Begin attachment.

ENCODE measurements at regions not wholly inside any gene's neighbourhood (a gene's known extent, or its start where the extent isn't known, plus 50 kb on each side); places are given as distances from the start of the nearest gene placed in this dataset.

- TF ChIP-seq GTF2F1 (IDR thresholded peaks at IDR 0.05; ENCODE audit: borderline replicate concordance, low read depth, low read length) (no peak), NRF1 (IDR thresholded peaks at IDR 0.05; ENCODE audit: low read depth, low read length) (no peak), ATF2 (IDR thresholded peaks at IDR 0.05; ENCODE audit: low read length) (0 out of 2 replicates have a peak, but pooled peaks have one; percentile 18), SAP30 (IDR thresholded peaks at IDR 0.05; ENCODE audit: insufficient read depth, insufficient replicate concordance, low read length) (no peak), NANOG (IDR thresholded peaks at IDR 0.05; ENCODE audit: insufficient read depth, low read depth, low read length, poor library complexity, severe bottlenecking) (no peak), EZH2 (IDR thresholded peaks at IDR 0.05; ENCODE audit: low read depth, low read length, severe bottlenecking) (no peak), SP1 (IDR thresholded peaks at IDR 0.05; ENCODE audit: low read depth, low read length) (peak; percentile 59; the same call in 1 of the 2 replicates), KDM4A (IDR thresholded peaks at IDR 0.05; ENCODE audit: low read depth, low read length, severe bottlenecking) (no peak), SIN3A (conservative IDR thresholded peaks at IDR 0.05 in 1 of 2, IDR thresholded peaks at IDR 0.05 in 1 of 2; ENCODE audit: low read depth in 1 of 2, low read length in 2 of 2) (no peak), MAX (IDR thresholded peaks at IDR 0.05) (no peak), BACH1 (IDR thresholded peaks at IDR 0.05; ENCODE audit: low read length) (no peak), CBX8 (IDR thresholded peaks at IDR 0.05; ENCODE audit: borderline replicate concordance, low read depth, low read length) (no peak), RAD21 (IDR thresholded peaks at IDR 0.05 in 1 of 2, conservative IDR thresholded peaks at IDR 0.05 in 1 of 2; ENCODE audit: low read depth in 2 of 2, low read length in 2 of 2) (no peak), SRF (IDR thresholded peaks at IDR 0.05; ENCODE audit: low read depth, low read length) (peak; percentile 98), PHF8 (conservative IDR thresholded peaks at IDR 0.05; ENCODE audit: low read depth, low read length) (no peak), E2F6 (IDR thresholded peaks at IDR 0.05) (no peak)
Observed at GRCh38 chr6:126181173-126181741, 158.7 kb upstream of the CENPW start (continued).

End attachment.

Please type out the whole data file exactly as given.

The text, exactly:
ENCODE measurements at regions not wholly inside any gene's neighbourhood (a gene's known extent, or its start where the extent isn't known, plus 50 kb on each side); places are given as distances from the start of the nearest gene placed in this dataset.

- TF ChIP-seq GTF2F1 (IDR thresholded peaks at IDR 0.05; ENCODE audit: borderline replicate concordance, low read depth, low read length) (no peak), NRF1 (IDR thresholded peaks at IDR 0.05; ENCODE audit: low read depth, low read length) (no peak), ATF2 (IDR thresholded peaks at IDR 0.05; ENCODE audit: low read length) (0 out of 2 replicates have a peak, but pooled peaks have one; percentile 18), SAP30 (IDR thresholded peaks at IDR 0.05; ENCODE audit: insufficient read depth, insufficient replicate concordance, low read length) (no peak), NANOG (IDR thresholded peaks at IDR 0.05; ENCODE audit: insufficient read depth, low read depth, low read length, poor library complexity, severe bottlenecking) (no peak), EZH2 (IDR thresholded peaks at IDR 0.05; ENCODE audit: low read depth, low read length, severe bottlenecking) (no peak), SP1 (IDR thresholded peaks at IDR 0.05; ENCODE audit: low read depth, low read length) (peak; percentile 59; the same call in 1 of the 2 replicates), KDM4A (IDR thresholded peaks at IDR 0.05; ENCODE audit: low read depth, low read length, severe bottlenecking) (no peak), SIN3A (conservative IDR thresholded peaks at IDR 0.05 in 1 of 2, IDR thresholded peaks at IDR 0.05 in 1 of 2; ENCODE audit: low read depth in 1 of 2, low read length in 2 of 2) (no peak), MAX (IDR thresholded peaks at IDR 0.05) (no peak), BACH1 (IDR thresholded peaks at IDR 0.05; ENCODE audit: low read length) (no peak), CBX8 (IDR thresholded peaks at IDR 0.05; ENCODE audit: borderline replicate concordance, low read depth, low read length) (no peak), RAD21 (IDR thresholded peaks at IDR 0.05 in 1 of 2, conservative IDR thresholded peaks at IDR 0.05 in 1 of 2; ENCODE audit: low read depth in 2 of 2, low read length in 2 of 2) (no peak), SRF (IDR thresholded peaks at IDR 0.05; ENCODE audit: low read depth, low read length) (peak; percentile 98), PHF8 (conservative IDR thresholded peaks at IDR 0.05; ENCODE audit: low read depth, low read length) (no peak), E2F6 (IDR thresholded peaks at IDR 0.05) (no peak)
Observed at GRCh38 chr6:126181173-126181741, 158.7 kb upstream of the CENPW start (continued).